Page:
My mother Dorothy (Dot) was born in 1921 at 7 Vicarage Avenue, Kirkstall, second child and second daughter of James (Jim) Fraser and Clara Green.
Dorothy lived with her parents until she married, apart from a few year away during the war. She was baptised at St Stephen’s Church, Kirkstall, went to St Stephen’s School, and was part of the church community, taking part in amateur dramatics and other social activities through the church youth club. During the summer, the family went to Scotland to stay with Dorothy’s grandfather William Fraser at Mosside croft, near Hatton, Aberdeenshire. After leaving school she started work at a nearby printing company, where she trained to become a bookbinder.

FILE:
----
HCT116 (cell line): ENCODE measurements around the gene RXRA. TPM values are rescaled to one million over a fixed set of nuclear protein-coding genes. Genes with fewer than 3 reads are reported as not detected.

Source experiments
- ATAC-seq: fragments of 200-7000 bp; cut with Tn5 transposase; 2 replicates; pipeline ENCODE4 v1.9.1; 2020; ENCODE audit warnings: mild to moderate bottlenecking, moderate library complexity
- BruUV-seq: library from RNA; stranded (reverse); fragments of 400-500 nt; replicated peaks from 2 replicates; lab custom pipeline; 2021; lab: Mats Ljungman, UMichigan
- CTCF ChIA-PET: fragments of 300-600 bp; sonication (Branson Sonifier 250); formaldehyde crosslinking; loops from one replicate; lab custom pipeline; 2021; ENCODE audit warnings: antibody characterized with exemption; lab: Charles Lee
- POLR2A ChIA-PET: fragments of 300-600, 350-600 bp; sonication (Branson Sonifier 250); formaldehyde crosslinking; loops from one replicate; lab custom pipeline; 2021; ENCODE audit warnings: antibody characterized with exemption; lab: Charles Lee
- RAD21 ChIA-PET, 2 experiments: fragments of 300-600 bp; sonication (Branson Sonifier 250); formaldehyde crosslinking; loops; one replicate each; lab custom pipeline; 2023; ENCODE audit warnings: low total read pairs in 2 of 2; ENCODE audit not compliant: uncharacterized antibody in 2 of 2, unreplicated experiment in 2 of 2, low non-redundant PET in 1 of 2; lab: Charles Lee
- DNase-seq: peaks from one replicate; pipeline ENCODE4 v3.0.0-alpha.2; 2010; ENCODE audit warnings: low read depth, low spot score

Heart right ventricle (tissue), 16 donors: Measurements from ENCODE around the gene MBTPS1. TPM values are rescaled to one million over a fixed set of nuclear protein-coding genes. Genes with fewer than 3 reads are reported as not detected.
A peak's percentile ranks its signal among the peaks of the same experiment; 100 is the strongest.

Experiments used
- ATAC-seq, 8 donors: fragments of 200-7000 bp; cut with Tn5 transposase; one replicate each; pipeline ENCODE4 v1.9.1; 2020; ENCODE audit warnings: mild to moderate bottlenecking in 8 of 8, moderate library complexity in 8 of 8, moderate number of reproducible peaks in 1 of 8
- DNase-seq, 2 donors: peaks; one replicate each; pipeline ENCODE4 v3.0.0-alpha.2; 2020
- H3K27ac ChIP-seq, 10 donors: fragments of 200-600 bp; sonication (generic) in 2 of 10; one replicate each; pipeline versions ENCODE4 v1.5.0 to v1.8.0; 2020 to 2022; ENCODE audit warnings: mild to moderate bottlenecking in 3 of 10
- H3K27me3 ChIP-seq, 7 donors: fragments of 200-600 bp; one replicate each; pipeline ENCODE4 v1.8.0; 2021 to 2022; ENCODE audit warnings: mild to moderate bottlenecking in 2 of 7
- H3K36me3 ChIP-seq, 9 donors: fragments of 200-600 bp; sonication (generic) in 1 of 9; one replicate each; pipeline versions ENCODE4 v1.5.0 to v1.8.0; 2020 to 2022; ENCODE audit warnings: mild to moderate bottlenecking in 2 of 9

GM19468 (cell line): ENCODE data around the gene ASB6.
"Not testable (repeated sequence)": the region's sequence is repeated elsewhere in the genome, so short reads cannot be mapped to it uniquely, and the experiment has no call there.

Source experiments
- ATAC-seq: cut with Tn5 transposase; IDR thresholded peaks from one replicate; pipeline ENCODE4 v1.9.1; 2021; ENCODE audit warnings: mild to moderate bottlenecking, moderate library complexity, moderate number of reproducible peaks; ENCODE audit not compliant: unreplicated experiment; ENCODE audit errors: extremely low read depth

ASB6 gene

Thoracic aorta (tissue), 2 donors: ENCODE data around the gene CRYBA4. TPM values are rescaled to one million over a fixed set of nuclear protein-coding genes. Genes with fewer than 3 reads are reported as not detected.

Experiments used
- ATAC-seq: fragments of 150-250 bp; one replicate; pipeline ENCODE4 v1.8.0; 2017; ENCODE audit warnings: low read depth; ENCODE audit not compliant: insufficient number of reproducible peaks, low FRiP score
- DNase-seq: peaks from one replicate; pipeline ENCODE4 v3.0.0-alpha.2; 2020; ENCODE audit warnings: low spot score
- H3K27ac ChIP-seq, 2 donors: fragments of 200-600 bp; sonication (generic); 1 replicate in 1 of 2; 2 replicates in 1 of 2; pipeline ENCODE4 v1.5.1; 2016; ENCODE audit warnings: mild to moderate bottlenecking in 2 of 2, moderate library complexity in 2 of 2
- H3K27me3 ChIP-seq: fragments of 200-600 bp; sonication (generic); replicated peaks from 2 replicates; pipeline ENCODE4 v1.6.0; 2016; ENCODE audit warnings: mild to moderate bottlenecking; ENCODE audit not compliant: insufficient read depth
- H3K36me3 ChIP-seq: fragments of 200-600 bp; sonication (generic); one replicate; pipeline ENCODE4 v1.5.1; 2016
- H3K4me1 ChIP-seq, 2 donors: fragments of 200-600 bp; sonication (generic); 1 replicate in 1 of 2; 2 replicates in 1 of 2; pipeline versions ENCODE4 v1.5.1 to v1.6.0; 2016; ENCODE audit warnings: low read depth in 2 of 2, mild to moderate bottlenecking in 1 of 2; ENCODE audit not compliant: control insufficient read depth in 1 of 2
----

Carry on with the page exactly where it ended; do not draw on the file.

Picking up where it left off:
Life changed dramatically when war broke out and, in 1942, Dorothy was called up for war service. Given the choice between the women’s voluntary army, the land army or factory work, she chose to have an adventure and joined the army (ATS – Auxiliary Territorial Army). After initial training at Durham, she was assigned to the underground Central Ammunition Depot at Corsham, Wiltshire. One of the jobs of the women in the ATS was to take ammunition out of storage, clean it and change the fuse so it was ready to be despatched for use: Dorothy began as a Private but was soon promoted to Corporal, in charge of a unit of young women.
The Corsham site was large, and had it’s own social life. Dorothy took part in concerts, and enjoyed going to dances. It was at a dance that she met the trumpet player and singer with the dance band, Robert Strachan. They kept in touch after demobilisation, and in 1949 were married in Leeds. Dorothy became stepmother to my father’s daughter Fiona, from his first marriage, and then I came along in 1951.
Dorothy spent most of the rest of her life as a housewife, which she preferred to going out to work as she thoroughly enjoyed keeping house and cooking and baking for her family. She died in 2010 at the age of 88.